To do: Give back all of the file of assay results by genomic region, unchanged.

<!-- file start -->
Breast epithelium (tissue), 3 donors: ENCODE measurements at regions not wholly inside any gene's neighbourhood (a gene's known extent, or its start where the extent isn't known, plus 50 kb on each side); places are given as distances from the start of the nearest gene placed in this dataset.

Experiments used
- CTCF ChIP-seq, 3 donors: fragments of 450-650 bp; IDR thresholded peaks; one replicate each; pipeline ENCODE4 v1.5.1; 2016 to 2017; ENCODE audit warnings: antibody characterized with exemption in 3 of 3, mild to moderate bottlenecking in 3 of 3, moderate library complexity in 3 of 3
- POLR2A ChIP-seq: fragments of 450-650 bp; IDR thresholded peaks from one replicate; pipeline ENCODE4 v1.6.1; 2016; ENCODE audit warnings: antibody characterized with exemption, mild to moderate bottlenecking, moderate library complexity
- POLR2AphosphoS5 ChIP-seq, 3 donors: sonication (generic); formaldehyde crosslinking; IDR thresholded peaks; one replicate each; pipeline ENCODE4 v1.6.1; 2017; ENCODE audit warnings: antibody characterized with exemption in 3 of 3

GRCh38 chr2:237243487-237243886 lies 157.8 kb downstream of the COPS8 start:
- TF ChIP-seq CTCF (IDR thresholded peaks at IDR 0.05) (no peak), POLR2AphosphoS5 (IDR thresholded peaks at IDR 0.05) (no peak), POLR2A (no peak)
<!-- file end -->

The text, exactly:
Breast epithelium (tissue), 3 donors: ENCODE measurements at regions not wholly inside any gene's neighbourhood (a gene's known extent, or its start where the extent isn't known, plus 50 kb on each side); places are given as distances from the start of the nearest gene placed in this dataset.

Experiments used
- CTCF ChIP-seq, 3 donors: fragments of 450-650 bp; IDR thresholded peaks; one replicate each; pipeline ENCODE4 v1.5.1; 2016 to 2017; ENCODE audit warnings: antibody characterized with exemption in 3 of 3, mild to moderate bottlenecking in 3 of 3, moderate library complexity in 3 of 3
- POLR2A ChIP-seq: fragments of 450-650 bp; IDR thresholded peaks from one replicate; pipeline ENCODE4 v1.6.1; 2016; ENCODE audit warnings: antibody characterized with exemption, mild to moderate bottlenecking, moderate library complexity
- POLR2AphosphoS5 ChIP-seq, 3 donors: sonication (generic); formaldehyde crosslinking; IDR thresholded peaks; one replicate each; pipeline ENCODE4 v1.6.1; 2017; ENCODE audit warnings: antibody characterized with exemption in 3 of 3

GRCh38 chr2:237243487-237243886 lies 157.8 kb downstream of the COPS8 start:
- TF ChIP-seq CTCF (IDR thresholded peaks at IDR 0.05) (no peak), POLR2AphosphoS5 (IDR thresholded peaks at IDR 0.05) (no peak), POLR2A (no peak)